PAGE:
Searching my matches for Sandy Point I find names like Picot, Messervey (Meserve), Renouf, leRoux and Lefillatre which are all names associated with the Channel Islands (Channel Islanders were early settlers of Conception Bay). I also get a number of matches to Lejune (aka le June and Young) from Sandy Point, Newfoundland. My Newell cousins also get a large number of matches to this town. What makes this unusual is that Sandy Point was a small (now abandoned), isolated, community on the opposite side of Newfoundland from where my relatives lived! However, in the 1700’s and 1800’s, Sandy Point was the commercial center of the West Coast of Newfoundland. Sandy Point is described as having a small population of multi-cultural and multi-lingual residents including Mi’kmaq, English, Jersey, and French residents (Wiki).
I get over 50 DNA matches to the Lejeune name and Nova Scotia many leading back to Germain LeJeune (son of Pierre Lejeune dit Briard) born in Port Royal or Pisiguit, Acadia (inland from Halifax, see map below).
The Picot family of Bareneed (home of my Newell ancestors) may also be related to the John Picot (1820-1860) who lived and died at Sandy Point, Newfoundland, and married Amelia Amy Haynes (1822-1875) from Somerset, was almost certainly a Jersey emigrant. John and Amelia had six children between 1848 and 1860.
Channel Islanders may have also played a part in linking Placentia and Acadia. In the 18th century there were also a large number of settlers from the Channel Islands, at Placentia from which , Jerseyside, a prominent section of the town, derives its name (Wiki). In a study of the “Anglo-Normans” [Channel Islanders] the author, Frenette, states that: from their base in Newfoundland, the Anglo-Normans moved quickly into the Gulf of St. Lawrence following Canada’s final cession to the English in 1763, taking advantage of their knowledge of French to form alliances with the Acadians.
In my discussion of Ancestry DNA links to Newfoundland I researched the family of William Freeman of Newfoundland. One possible branch of this family, the Freeman family of Placentia, Newfoundland, may be a link between the New England settlers, the Acadians and Newfoundland.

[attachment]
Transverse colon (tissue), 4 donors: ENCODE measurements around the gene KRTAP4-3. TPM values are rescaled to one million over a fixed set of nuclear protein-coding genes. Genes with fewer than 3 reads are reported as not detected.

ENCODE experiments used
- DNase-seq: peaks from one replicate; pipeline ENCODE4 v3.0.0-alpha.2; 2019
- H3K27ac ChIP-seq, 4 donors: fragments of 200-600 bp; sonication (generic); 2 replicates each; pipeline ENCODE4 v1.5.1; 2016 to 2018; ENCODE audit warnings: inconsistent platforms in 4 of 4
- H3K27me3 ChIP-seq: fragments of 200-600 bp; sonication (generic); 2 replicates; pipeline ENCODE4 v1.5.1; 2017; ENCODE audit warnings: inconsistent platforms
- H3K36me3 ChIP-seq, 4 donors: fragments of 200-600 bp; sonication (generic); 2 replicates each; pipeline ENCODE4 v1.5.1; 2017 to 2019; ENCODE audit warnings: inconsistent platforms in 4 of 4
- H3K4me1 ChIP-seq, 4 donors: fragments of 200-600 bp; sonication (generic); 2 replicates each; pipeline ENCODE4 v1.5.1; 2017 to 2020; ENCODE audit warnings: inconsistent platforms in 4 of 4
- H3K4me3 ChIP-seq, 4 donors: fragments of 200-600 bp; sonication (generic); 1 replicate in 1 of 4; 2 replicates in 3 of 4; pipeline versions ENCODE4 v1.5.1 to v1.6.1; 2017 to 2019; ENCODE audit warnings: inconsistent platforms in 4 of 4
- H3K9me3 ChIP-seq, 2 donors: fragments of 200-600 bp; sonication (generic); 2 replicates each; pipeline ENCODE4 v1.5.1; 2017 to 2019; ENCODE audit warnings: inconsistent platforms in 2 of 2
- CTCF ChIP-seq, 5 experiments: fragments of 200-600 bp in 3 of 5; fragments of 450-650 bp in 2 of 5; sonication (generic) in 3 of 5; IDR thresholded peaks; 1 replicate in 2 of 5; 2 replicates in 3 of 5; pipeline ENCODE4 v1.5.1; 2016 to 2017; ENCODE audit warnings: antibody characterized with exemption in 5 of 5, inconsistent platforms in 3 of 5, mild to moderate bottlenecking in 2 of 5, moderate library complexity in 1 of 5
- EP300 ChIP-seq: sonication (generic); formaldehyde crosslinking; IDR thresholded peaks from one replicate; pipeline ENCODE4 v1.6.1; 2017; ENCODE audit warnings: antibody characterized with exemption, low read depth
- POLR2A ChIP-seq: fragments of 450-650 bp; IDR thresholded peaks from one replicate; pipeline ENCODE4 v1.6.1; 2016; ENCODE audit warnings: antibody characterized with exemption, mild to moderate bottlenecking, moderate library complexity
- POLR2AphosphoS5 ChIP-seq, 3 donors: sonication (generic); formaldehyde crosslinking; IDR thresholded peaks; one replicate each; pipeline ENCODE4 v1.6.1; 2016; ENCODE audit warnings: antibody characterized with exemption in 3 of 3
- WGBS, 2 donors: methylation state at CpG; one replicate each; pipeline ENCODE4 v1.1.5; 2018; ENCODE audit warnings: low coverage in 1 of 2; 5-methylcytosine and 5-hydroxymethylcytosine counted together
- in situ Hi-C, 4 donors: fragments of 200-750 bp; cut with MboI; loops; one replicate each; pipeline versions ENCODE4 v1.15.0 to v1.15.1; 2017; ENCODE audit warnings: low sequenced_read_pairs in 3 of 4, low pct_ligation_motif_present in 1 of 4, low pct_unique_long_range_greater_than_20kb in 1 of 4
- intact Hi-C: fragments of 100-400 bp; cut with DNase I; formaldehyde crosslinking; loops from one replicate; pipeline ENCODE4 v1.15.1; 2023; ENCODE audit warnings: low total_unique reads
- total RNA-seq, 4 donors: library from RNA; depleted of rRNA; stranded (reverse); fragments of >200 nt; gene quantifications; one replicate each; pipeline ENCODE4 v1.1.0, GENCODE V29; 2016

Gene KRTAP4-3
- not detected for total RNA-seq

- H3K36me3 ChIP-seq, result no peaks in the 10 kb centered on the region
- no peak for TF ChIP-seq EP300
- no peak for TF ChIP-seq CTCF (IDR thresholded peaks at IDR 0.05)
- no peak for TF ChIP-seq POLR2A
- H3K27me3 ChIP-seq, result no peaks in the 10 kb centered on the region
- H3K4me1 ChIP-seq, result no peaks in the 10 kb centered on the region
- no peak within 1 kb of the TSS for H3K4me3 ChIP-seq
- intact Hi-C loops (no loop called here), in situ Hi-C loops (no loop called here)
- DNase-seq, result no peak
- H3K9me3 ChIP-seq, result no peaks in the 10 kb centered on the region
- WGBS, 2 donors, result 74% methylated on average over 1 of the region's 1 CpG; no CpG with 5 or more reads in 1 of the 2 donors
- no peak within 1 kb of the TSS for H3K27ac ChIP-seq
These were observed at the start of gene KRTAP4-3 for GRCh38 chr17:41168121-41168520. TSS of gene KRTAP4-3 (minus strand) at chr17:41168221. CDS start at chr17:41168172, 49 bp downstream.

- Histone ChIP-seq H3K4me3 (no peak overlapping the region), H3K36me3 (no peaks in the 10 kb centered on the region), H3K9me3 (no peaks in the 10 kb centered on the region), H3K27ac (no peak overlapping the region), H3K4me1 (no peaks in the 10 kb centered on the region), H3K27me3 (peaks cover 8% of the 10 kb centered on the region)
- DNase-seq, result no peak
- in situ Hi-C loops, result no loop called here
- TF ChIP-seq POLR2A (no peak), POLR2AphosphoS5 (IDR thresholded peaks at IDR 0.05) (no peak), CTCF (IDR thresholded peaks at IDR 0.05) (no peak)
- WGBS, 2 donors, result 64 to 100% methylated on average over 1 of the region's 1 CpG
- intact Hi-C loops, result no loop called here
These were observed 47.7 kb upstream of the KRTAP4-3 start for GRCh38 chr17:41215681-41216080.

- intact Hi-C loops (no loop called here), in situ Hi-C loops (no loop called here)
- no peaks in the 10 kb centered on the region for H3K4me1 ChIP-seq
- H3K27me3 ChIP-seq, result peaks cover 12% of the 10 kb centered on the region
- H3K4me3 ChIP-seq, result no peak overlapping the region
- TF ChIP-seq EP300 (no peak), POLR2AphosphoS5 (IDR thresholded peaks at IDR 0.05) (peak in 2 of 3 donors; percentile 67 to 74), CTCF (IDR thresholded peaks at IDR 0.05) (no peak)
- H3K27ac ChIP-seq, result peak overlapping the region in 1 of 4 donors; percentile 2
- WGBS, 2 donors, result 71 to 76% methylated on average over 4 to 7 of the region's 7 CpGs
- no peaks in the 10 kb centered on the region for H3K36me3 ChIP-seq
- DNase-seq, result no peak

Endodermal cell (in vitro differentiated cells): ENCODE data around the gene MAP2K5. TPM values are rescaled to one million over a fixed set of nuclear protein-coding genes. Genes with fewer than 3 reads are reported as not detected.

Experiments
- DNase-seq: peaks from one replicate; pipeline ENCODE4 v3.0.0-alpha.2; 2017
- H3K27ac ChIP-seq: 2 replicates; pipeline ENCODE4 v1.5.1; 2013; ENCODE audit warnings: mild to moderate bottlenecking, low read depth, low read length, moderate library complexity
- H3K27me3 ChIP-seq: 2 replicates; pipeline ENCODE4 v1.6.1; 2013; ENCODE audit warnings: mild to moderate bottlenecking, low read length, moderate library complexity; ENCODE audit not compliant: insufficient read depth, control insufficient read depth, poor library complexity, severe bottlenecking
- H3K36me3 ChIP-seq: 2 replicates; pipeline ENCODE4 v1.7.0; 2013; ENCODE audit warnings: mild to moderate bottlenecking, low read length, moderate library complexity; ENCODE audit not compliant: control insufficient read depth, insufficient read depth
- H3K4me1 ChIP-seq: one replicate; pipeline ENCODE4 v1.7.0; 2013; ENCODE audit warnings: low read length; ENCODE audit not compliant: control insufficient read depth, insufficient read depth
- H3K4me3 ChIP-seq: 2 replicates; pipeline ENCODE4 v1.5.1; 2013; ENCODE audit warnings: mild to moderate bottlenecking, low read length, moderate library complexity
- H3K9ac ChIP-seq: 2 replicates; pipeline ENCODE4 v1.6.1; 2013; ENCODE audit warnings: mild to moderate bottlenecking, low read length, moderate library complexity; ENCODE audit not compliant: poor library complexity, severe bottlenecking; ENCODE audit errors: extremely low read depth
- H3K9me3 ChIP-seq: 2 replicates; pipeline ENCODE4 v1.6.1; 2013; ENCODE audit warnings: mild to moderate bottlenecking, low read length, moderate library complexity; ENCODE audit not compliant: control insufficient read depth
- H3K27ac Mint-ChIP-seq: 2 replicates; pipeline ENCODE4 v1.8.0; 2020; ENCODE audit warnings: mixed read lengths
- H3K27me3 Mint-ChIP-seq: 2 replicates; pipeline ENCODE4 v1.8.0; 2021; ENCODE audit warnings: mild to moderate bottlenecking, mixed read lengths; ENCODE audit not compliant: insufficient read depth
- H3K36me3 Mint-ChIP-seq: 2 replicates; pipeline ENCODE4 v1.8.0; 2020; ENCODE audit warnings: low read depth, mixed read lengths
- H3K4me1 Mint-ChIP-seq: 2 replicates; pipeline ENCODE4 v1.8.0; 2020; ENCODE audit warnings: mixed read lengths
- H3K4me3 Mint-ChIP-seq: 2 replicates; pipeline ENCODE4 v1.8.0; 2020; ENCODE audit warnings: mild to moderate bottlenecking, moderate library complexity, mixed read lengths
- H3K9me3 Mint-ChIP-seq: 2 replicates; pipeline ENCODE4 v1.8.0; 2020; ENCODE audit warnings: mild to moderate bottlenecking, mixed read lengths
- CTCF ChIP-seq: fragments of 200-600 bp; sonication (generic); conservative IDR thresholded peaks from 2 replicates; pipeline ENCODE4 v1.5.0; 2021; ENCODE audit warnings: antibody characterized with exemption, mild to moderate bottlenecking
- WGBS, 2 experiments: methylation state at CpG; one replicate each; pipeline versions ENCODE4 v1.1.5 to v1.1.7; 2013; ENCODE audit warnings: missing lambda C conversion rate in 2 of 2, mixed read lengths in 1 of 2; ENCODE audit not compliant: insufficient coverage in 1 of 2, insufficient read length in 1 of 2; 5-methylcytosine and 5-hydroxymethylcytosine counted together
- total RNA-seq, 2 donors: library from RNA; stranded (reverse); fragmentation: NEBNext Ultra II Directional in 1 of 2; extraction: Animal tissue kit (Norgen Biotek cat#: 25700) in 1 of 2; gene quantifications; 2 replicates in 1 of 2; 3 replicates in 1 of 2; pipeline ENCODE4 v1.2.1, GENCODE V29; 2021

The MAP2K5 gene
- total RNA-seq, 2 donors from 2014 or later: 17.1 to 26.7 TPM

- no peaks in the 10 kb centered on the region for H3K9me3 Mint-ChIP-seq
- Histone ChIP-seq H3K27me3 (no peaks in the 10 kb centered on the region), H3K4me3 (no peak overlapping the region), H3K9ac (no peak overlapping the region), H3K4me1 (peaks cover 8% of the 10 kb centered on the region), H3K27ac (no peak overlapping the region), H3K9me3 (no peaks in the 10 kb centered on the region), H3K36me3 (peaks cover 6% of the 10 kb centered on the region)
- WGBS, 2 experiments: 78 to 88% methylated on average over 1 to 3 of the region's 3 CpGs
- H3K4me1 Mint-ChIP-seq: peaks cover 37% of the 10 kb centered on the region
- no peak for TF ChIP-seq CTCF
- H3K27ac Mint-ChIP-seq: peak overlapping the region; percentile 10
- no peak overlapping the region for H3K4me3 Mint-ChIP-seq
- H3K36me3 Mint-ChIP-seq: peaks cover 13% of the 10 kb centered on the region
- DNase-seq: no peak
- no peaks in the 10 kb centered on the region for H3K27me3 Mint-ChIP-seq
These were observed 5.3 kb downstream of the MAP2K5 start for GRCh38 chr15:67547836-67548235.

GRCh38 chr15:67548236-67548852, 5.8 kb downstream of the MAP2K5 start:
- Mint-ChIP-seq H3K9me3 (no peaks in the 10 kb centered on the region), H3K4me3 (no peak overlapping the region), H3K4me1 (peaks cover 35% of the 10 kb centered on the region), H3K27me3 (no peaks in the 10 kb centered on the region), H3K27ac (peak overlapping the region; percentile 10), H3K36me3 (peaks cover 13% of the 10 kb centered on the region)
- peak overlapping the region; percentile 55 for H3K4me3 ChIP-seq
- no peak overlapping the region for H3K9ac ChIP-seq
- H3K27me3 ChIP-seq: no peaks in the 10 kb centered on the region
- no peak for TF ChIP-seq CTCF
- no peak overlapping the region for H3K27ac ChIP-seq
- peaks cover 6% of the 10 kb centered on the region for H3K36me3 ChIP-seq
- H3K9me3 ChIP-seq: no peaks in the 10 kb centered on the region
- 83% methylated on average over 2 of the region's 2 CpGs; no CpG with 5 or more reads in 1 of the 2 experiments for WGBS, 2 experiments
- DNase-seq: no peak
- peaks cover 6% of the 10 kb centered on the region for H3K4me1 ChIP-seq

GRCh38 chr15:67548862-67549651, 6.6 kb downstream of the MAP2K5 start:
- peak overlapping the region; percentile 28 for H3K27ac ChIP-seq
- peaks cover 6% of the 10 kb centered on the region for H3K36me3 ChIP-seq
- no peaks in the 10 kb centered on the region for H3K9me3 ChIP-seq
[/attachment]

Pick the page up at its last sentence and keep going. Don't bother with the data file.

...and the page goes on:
Placentia, Newfoundland was first settled by Basque and French fishermen in the 16th century but in 1711, a British fleet almost annihilated the French at Placentia. In 1713 the French abandoned their Placentia Bay settlements and migrate to Louisbourg, Cape Breton, Nova Scotia and Placentia became a British possession. Many of the French fishermen who had to abandon the fisheries in Placentia ended up at the fisheries in Isle Royale, otherwise known as Cape Breton Island (see Wiki).
In my research on William Freeman (see earlier discussion) I mapped out some key events related to the Freeman name including:
- 1726 a Nat Freeman; Capt of Pelican from Rhode Is. was at Ferryland, Newfoundland;
- May 1727 there is a reference to a “Nath. Freeman” in Colonial Office Records (CO 194/ 8) at Placentia (in the same set of records there is a petition from Merchants of Bideford and Barnstaples [UK] trading to Placentia signed by Richard Newel);
- 1748 Isaac Freeman; Master Boston Privateer at St. John’s
- 1757 Moses Freeman received a license for Public House at Placentia and was appointed Constable;
- 1761 Elisha Freeman, moved his family to Liverpool Nova Scotia from Massachusetts;
- 1762 Edward Freeman and Joseph Newell from Newfoundland travel to Boston (see earlier discussion);
- 1766 Moses Freeman protested a tax on liquor at Louisbourg, Nova Scotia;
- 1768 Moses Freeman was recorded as a resident of Louisbourg.